Celeste Watkins-Hayes, Ph.D.

Celeste Watkins-Hayes is associate vice president for research and professor of sociology and African American Studies at Northwestern University. In addition to her faculty appointments, she is a faculty fellow at Northwestern's Institute for Policy Research and Cells to Society (C2S): The Center on Social Disparities and Health. Dr. Watkins-Hayes is principal investigator of The Health, Hardship and Renewal Study, which explores the economic and social survival strategies of women living with HIV/AIDS in the Chicago area and the rise of the national AIDS safety net. Results from that study will be presented in the book, Remaking a Life: HIV/AIDS and the Politics of Transformation (forthcoming with the University of California Press). In 2009, she received a Robert Wood Johnson Foundation Health Investigator Award and a National Science Foundation Early CAREER Award to conduct this research.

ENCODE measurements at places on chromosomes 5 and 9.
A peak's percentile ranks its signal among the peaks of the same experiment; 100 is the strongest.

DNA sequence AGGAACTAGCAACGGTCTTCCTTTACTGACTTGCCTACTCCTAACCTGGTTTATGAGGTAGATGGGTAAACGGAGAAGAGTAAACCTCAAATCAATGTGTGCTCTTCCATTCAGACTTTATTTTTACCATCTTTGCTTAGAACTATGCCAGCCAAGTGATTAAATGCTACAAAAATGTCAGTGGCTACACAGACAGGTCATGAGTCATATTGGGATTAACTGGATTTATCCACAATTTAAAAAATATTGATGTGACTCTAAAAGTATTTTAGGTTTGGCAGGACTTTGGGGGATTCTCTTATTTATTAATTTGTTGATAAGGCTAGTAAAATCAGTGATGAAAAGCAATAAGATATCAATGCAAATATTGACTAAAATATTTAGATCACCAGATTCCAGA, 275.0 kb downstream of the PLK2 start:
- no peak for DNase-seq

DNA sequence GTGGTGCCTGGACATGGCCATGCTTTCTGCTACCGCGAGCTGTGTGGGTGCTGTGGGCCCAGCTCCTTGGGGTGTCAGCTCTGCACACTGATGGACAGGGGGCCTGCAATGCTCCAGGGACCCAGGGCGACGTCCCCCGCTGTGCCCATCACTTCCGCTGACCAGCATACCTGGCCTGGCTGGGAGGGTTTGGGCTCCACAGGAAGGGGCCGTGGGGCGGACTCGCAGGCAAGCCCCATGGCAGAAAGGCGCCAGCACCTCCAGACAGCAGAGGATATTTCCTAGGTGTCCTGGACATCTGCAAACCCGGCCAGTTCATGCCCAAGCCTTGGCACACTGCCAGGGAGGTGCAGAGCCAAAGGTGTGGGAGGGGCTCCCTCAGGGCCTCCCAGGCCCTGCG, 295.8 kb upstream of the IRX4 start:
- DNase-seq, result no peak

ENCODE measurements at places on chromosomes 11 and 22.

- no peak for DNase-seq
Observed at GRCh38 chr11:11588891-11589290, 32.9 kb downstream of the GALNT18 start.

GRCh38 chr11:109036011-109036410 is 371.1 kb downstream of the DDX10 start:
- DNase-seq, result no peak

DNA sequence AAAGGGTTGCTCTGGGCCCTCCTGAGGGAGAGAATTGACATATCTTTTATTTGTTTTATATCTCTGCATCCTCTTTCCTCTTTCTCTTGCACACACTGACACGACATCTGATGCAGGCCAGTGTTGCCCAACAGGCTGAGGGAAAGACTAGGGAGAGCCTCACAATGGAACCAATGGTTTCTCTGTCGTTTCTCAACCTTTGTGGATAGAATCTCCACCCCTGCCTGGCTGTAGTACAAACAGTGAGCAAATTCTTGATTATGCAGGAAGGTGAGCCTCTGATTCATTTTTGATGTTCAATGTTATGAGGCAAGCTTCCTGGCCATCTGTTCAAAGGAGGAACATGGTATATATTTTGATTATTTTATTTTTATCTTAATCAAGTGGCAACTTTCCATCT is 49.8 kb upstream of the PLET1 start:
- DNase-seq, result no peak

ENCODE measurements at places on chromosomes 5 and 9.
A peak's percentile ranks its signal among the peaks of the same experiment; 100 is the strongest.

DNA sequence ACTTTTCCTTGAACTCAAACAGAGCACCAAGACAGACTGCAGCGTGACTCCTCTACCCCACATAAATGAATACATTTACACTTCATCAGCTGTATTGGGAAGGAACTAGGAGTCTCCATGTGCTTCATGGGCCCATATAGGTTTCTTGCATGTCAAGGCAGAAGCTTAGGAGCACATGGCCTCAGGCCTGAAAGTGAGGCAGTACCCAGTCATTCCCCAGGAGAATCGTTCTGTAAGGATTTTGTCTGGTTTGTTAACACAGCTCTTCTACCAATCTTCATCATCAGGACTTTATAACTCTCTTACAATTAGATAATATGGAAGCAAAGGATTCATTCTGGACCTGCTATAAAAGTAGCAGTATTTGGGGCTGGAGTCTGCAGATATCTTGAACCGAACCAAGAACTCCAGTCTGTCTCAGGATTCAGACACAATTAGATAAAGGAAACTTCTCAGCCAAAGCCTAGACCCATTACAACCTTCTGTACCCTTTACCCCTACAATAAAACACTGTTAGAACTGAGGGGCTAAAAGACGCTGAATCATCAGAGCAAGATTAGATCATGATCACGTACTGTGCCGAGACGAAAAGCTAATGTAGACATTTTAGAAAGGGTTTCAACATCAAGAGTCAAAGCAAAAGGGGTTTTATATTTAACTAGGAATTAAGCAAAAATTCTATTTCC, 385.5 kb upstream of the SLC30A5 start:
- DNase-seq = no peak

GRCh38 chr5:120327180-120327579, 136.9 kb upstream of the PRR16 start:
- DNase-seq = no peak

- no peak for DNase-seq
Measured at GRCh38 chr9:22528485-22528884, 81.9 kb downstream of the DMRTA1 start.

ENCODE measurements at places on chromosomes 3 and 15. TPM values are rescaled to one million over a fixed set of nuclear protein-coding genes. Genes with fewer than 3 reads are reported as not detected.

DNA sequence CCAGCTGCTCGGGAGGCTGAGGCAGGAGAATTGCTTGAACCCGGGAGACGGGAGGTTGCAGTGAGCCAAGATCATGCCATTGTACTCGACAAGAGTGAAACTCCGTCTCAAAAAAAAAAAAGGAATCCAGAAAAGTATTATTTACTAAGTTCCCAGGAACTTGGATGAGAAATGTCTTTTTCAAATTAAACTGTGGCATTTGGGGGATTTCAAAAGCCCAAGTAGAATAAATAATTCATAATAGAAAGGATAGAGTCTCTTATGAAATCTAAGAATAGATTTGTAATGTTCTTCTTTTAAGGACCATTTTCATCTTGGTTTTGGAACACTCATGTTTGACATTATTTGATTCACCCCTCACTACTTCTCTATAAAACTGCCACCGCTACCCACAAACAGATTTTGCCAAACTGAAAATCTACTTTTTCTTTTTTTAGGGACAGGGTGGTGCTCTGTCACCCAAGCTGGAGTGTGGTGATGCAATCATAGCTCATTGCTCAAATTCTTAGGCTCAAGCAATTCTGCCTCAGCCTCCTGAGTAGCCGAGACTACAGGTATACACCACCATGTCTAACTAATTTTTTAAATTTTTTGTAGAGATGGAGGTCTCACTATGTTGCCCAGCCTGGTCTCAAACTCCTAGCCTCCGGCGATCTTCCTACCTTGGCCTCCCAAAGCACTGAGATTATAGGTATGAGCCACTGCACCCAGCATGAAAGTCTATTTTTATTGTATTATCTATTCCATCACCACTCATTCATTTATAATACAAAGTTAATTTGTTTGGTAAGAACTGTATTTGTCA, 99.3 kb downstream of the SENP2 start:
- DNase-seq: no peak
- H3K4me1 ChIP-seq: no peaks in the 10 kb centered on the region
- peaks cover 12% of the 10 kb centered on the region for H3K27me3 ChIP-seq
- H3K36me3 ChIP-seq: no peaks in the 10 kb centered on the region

Dr. Watkins-Hayes has published numerous articles in journals and edited volumes including, The Annual Review of Sociology, Social Problems, and The DuBois Review. In addition to her academic articles and essays, Dr. Watkins-Hayes has published pieces in The New York Times, The Atlantic, Trusteeship Magazine, and Chicago Magazine. She currently serves on the Board of Trustees of Spelman College and the Board of Directors of the Detroit Institute of Arts. She is a former chair of the department of African American Studies at Northwestern. Dr. Watkins-Hayes received her Ph.D. in Sociology from Harvard University in June 2003. She also holds an M.A. in Sociology from Harvard and a B.A. from Spelman College, where she graduated summa cum laude in 1996.

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Sun, 2/18/2018 - 12:58pm

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ForeverTrue24 commented on Intro - Wanona

in the A Girl Like Me group

Sun, 2/18/2018 - 12:56pm
Thu, 2/15/2018 - 6:50am

The annual Conference on Retroviruses and Opportunistic Infections (CROI) was held in Seattle, Washington from February 23 through February 26, 2015.

Learn about the importance of dental care, how using tobacco and/or street drugs affects your mouth, and oral conditions common in people living with HIV.

The Well Project interviews Arianna Lint, Community Advisory Board member and A Girl Like Me blogger, for our "Spotlight: Women Making a Difference" series.